That Sweden has taken a different approach to managing the coronavirus has attracted unwonted international media attention. This has led to questions from family and friends in the UK who wonder what is going on. Is everything really business as usual?
As you might have read, things are kind of normal in Sweden. But only kind of. Restaurants and cafes are open, but largely empty. Parks are full of children and parents. And there have never been so many people out for walks. But we keep our distance. There is a sense of uneasiness beneath the surface.
A part of this unease is the Big Question bothering many here: is the seemingly lax Swedish approach the right one?
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People chatting and drinking at a restaurant in Stockholm on April 8th. Photo: AP Photo/Andres Kudacki
Naive, complacent and arrogant
Even though I've lived in Sweden for over 30 years, I still have half a foot in the UK where I grew up and where I still follow the news on a daily basis. When I look at how the crisis is being handled here with British eyes, I see naivety, complacency and even arrogance. When I look with Swedish eyes, I see a measured, mature response.
There is much to love about the way Swedes do things, and much that is aggravating. One characteristic I've noticed again and again is their, for want of a better word, adultness.
You see it in all kinds of ways, from not bothering celebrities on the streets of Stockholm for a selfie, to giving children the space to be children.
Having ice in your stomach
So what is the “Swedish model” for managing the coronavirus? In a sombre address to the nation, the Swedish Prime Minister, Stefan Löfven, spoke about self-sacrifice and responsibility.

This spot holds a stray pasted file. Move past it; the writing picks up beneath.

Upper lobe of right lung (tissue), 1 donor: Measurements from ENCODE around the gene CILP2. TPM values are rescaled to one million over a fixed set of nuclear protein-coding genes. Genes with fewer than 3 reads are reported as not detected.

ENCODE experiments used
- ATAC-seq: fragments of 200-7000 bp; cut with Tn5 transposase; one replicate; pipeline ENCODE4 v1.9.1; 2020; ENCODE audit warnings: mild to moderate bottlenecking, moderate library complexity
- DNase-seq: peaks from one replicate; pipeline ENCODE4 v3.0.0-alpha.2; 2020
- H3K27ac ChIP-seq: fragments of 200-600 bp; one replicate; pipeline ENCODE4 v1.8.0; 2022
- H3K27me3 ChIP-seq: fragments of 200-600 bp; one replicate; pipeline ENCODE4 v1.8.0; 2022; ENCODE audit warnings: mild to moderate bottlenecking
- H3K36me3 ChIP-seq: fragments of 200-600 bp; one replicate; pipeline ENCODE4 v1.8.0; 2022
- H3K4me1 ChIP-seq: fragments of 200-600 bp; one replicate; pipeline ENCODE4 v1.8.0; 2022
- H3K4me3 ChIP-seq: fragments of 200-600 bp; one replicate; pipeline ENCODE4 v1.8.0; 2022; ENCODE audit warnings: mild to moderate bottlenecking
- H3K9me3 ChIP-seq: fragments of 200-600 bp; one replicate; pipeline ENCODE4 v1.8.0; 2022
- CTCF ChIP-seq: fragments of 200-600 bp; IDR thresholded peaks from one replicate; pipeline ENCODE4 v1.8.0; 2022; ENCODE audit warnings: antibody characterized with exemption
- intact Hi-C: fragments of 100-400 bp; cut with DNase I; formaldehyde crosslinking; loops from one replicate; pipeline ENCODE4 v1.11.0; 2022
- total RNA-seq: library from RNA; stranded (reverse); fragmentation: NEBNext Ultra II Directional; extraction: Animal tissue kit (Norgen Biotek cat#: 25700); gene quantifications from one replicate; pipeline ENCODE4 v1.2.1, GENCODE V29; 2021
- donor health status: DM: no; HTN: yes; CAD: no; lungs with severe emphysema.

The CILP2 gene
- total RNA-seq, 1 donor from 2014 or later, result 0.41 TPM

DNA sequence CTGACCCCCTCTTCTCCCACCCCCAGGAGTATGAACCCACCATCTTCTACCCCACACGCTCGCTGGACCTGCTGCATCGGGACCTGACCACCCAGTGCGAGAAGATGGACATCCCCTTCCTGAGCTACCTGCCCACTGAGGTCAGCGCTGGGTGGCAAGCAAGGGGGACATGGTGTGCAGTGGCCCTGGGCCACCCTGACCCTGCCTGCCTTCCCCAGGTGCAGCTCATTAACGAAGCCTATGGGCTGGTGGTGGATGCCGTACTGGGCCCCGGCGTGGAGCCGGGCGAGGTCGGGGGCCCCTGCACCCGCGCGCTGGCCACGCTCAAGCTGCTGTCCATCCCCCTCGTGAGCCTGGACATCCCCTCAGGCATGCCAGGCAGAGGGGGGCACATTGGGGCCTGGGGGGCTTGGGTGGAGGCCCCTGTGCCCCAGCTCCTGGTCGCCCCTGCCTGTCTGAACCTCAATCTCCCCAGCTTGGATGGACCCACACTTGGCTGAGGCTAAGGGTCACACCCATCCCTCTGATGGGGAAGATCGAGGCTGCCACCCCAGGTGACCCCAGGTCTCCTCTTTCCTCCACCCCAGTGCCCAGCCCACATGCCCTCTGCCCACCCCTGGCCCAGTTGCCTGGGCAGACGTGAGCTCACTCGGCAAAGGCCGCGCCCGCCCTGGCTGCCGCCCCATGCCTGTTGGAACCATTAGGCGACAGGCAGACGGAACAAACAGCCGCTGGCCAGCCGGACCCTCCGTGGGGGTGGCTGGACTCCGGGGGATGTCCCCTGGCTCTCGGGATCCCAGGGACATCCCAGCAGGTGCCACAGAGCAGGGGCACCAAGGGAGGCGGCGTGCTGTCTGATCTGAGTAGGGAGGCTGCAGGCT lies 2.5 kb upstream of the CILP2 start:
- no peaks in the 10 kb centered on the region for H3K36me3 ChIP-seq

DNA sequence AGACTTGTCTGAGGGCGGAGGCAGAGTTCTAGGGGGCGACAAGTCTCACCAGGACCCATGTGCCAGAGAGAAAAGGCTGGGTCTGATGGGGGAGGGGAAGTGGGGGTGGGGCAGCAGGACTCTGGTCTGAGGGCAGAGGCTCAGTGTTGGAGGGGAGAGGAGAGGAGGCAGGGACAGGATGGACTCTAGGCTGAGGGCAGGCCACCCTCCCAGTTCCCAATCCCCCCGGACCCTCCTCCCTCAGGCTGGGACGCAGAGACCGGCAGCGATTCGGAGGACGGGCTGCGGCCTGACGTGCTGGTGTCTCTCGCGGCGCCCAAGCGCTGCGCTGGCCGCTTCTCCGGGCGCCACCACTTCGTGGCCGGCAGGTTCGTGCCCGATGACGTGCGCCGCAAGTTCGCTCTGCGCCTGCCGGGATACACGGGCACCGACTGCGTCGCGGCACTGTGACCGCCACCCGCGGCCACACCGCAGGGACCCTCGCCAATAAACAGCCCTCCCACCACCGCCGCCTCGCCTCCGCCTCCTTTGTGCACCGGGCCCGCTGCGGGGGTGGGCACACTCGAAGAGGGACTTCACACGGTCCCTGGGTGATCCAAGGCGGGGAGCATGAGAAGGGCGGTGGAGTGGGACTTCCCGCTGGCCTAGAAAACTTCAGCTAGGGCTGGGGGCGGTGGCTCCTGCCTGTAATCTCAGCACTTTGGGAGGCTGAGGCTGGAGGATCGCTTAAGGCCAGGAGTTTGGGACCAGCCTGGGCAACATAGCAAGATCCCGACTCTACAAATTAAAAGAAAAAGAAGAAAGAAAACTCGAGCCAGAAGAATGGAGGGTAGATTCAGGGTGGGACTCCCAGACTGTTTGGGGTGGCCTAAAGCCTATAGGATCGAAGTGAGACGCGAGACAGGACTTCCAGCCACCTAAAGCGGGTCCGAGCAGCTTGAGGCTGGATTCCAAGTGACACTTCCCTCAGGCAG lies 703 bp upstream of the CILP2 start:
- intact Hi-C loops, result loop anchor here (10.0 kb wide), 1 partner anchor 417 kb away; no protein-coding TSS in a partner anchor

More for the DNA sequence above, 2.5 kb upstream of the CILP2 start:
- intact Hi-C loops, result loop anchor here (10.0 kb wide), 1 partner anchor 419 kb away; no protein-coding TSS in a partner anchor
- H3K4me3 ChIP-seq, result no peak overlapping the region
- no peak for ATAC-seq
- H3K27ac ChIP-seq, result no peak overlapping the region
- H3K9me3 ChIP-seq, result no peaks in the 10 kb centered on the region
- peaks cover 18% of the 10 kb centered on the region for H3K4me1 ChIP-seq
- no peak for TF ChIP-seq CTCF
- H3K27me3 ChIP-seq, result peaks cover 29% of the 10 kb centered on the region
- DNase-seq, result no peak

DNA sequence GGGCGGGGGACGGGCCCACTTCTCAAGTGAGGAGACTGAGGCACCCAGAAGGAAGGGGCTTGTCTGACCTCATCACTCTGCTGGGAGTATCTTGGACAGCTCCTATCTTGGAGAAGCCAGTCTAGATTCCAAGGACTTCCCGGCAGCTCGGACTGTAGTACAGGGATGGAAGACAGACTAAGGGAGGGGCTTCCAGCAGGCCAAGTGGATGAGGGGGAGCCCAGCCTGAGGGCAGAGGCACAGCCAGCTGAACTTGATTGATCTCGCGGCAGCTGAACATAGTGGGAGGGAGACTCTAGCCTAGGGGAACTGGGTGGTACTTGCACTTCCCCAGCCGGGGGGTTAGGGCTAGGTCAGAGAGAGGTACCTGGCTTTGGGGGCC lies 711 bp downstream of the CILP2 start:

Instead of draconian laws, the authorities expect citizens to behave in a considerate way. So, for example, if you have any symptoms, even a mild cough or sore throat, you are expected to stay at home. You should try to avoid public-transport during the rush-hour. If you can work from home, do so.
When I see the measures being taken in country after country around the world, the Swedish reaction can feel maddeningly inadequate. However, when I actually dig beneath the headlines, it can feel that, maybe, just maybe, the Swedish response is the right one. Time will tell.
And the Swedes are taking the long view. In a recent in-depth interview, the head of the Public Health Agency of Sweden, Johan Carlson, says they will know in four or five years time if their actions have been the right ones. There's a Swedish expression about the importance of keeping a cool head: you need to have ice in your stomach.
A near-empty Drottninggatan on March 28th, normally one of the busiest streets in Stockholm. Photo: Jonas Ekströmer/TT
No political point scoring
There are two things that helped me understand the Swedish reaction better. One, the agency is a newish umbrella organization that merged the institute for infectious diseases with that for public health. Two, Sweden has a long tradition of separating civic authority from political power.
Asked about the Danish government's closing of their borders (and most dramatically The Bridge connecting the two countries), Carlson answered that it was a political decision that makes no difference epidemiologically. In other words, it was political gesturing. (As a footnote, whereas in the UK it is Downing Street holding daily press conferences, in Sweden it is the Public Health Agency.)